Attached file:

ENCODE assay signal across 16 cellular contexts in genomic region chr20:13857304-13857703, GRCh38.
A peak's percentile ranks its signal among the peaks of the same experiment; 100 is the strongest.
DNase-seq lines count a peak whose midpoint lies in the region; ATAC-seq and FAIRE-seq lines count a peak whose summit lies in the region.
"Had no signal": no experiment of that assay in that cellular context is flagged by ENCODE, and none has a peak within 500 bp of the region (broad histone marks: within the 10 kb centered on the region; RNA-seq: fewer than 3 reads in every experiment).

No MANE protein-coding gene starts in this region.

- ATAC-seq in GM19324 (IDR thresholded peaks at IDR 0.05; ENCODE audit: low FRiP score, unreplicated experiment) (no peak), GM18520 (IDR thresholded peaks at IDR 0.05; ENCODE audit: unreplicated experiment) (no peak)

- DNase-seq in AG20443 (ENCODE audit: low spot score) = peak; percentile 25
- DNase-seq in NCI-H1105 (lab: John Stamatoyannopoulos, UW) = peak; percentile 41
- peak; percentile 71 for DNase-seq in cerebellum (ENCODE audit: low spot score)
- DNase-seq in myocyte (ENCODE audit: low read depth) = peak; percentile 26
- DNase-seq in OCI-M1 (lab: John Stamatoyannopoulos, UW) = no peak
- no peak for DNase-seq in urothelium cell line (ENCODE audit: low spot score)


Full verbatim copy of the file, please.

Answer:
ENCODE assay signal across 16 cellular contexts in genomic region chr20:13857304-13857703, GRCh38.
A peak's percentile ranks its signal among the peaks of the same experiment; 100 is the strongest.
DNase-seq lines count a peak whose midpoint lies in the region; ATAC-seq and FAIRE-seq lines count a peak whose summit lies in the region.
"Had no signal": no experiment of that assay in that cellular context is flagged by ENCODE, and none has a peak within 500 bp of the region (broad histone marks: within the 10 kb centered on the region; RNA-seq: fewer than 3 reads in every experiment).

No MANE protein-coding gene starts in this region.

- ATAC-seq in GM19324 (IDR thresholded peaks at IDR 0.05; ENCODE audit: low FRiP score, unreplicated experiment) (no peak), GM18520 (IDR thresholded peaks at IDR 0.05; ENCODE audit: unreplicated experiment) (no peak)

- DNase-seq in AG20443 (ENCODE audit: low spot score) = peak; percentile 25
- DNase-seq in NCI-H1105 (lab: John Stamatoyannopoulos, UW) = peak; percentile 41
- peak; percentile 71 for DNase-seq in cerebellum (ENCODE audit: low spot score)
- DNase-seq in myocyte (ENCODE audit: low read depth) = peak; percentile 26
- DNase-seq in OCI-M1 (lab: John Stamatoyannopoulos, UW) = no peak
- no peak for DNase-seq in urothelium cell line (ENCODE audit: low spot score)